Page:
Because entering the “right” University is essential to success in working life, is vital getting into the correct sequence of schools: the right kindergarten connected to the right elementary school, then to the right middle school and to the high school, to end up with the right University.
It’s always a path marked by exams until the entrance exam to the University that, unless coming from certain institutes, it’s perfectly useless groped; the exam is divided into two parts, at the National Universities: the first part is a standardized test given by the National Center for the Examination for Admission to the University, that all students take the same day; the second part is specific and administered by each University independently.
If a student fails the entrance exam becomes a ronin (a term used to describe a masterless samurai and now means a student who has failed the exam to the chosen University): he will spend the whole next year studying to take it again and, for this purpose, he will enroll in remedial courses of specialized schools.
These schools are increasing year by year throughout Japan and are attended, even during the school year, by high school students who are studying in advance for the exam (some take years to prepare).

Pros and cons

Referring back to concepts such as equal opportunities and the right to education, after the Second World War the schools were opened to all people, offering everyone the opportunity to study: but, because of this, were necessary the entrance exams, being limited places in the most popular schools.
The purpose was to “educate” the people prototype whom the industry, at that time, most needed: this was achieved, but at the expense of the students who, come out of the schools fully educated on specific and methodical concepts, couldn’t think with their head, were less able to judge and not very innovative and imaginative. For this reason, the National Council on Education Reform and others require often reforms, emphasizing of paying attention to creativity and respect for every individual.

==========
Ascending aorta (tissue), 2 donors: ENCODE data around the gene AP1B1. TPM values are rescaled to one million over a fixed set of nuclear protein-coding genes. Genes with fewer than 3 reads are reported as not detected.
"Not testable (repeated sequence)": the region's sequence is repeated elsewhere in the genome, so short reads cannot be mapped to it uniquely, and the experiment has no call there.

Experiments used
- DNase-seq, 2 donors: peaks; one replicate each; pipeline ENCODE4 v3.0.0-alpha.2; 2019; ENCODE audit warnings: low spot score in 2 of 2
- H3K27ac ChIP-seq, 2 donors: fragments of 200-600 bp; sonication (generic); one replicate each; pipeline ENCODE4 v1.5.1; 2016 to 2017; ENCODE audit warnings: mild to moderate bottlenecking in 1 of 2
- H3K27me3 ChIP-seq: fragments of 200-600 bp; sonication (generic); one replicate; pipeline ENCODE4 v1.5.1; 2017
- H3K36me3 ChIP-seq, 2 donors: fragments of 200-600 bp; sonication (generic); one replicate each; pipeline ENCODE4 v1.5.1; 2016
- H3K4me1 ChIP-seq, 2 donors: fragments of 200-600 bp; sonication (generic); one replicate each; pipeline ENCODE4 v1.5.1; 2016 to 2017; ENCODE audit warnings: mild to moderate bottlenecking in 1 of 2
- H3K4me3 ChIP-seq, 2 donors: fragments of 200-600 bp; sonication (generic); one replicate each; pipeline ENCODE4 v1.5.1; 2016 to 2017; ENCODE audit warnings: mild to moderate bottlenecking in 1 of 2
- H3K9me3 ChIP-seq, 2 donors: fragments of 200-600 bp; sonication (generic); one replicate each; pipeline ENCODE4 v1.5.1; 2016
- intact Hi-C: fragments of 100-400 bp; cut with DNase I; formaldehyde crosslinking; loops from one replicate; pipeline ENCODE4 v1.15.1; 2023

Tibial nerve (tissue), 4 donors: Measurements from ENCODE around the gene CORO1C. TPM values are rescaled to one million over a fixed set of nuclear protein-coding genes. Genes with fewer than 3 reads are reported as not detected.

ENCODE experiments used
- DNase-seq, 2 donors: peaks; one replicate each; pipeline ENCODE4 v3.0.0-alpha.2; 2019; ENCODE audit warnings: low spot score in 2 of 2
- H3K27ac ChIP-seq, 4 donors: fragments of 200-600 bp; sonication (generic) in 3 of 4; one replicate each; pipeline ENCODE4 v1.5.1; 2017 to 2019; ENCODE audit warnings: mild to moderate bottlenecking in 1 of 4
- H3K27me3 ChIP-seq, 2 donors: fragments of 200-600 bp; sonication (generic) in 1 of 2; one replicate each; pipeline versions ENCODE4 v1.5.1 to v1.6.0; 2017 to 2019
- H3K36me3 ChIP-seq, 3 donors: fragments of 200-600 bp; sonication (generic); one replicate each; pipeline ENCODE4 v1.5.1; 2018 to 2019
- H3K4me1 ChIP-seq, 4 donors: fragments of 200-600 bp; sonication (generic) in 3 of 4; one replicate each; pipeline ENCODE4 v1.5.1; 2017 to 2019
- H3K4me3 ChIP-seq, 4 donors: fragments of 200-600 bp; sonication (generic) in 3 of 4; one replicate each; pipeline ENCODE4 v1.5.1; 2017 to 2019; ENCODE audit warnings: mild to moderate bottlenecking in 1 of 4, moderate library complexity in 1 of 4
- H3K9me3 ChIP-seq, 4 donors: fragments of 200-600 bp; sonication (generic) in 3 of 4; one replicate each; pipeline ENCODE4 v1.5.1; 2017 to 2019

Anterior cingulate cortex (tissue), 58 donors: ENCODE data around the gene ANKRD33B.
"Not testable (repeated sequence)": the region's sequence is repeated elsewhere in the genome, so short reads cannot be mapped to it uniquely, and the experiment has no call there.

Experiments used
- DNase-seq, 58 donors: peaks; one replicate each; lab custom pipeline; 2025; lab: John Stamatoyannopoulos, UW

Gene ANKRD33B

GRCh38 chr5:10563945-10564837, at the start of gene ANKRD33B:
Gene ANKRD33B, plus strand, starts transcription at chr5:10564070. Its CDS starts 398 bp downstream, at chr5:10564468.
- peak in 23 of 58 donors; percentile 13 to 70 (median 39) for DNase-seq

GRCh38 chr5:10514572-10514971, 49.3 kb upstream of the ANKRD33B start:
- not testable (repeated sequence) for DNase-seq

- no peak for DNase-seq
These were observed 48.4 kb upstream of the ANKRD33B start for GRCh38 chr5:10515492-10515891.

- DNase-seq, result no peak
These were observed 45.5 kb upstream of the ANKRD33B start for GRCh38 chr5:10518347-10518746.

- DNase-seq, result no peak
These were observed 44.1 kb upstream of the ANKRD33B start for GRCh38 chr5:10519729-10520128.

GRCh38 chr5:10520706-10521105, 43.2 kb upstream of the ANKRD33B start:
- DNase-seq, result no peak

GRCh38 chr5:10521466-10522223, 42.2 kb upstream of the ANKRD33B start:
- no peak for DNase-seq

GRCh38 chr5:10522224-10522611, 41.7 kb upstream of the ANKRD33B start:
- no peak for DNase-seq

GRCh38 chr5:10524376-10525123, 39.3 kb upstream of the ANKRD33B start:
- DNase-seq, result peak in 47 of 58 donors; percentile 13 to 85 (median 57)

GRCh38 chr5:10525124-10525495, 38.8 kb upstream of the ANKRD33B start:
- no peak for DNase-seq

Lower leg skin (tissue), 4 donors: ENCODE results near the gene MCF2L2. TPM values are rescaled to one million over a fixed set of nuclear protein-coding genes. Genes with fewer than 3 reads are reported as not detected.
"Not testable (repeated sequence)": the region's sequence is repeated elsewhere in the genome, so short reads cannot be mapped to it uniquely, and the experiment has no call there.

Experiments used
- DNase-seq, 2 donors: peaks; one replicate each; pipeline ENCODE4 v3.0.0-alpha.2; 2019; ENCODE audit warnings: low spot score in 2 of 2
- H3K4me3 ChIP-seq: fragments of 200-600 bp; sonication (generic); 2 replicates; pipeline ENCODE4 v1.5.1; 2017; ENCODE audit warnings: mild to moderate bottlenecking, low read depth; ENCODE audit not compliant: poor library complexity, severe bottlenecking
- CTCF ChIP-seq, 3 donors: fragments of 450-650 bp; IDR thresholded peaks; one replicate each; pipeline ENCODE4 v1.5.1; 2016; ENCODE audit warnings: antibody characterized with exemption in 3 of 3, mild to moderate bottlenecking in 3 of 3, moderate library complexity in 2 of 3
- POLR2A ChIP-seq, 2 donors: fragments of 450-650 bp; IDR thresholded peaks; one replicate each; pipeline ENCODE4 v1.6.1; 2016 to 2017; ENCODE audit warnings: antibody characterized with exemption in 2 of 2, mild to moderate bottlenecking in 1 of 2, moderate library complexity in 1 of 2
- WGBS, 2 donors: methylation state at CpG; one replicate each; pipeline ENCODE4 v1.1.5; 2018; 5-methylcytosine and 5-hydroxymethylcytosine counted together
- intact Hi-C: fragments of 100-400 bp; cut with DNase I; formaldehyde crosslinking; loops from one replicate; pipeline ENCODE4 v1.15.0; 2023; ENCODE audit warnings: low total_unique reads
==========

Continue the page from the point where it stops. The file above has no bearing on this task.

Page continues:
In Japan, the surest way to be successful is that of the school and so every Japanese, since young, is put under pressure by the study; a factor is common to all levels of education: the notionism directed to not stimulate intellectual curiosity, indeed the student has undertaken only to get good grades in examinations, without considering the why of things.
At 20, a Japanese is disciplined, obedient and respectful of authority“, says the writer Shuichi Kato; according to some experts, this school system, which produces a continuous stream of diligent Japanese people, would be the basis of the stability of the country: the “economic miracle” of post-war period would have its roots in the “miracle of education.”
According to others, however, the Achilles heel of the giant Japan would be in this kind of school that produces people unable to face the problems of the future; although in Japan itself, the disadvantages of the current school system are discussed and arouse growing concerns, many foreigners still are doting on this system and some even suggest to import certain aspects in Western countries.
A recent American research, for example, defines the Japanese school “highly effective and democratic“. “They consider it democratic because to each child is served up the same kind of education. In fact, this form of egalitarianism is a new form of totalitarianism,” says Steven Platzer, teacher at the University of Chicago, now at the University of Tōkyō.
The impression gets by the Japanese students is of a mass rigidly controlled and under constant pressure: seeing them go out in the morning from subway stations, in their dark uniforms, in order to get in line in the schoolyards, suggests more the idea of soldiers than schoolboys.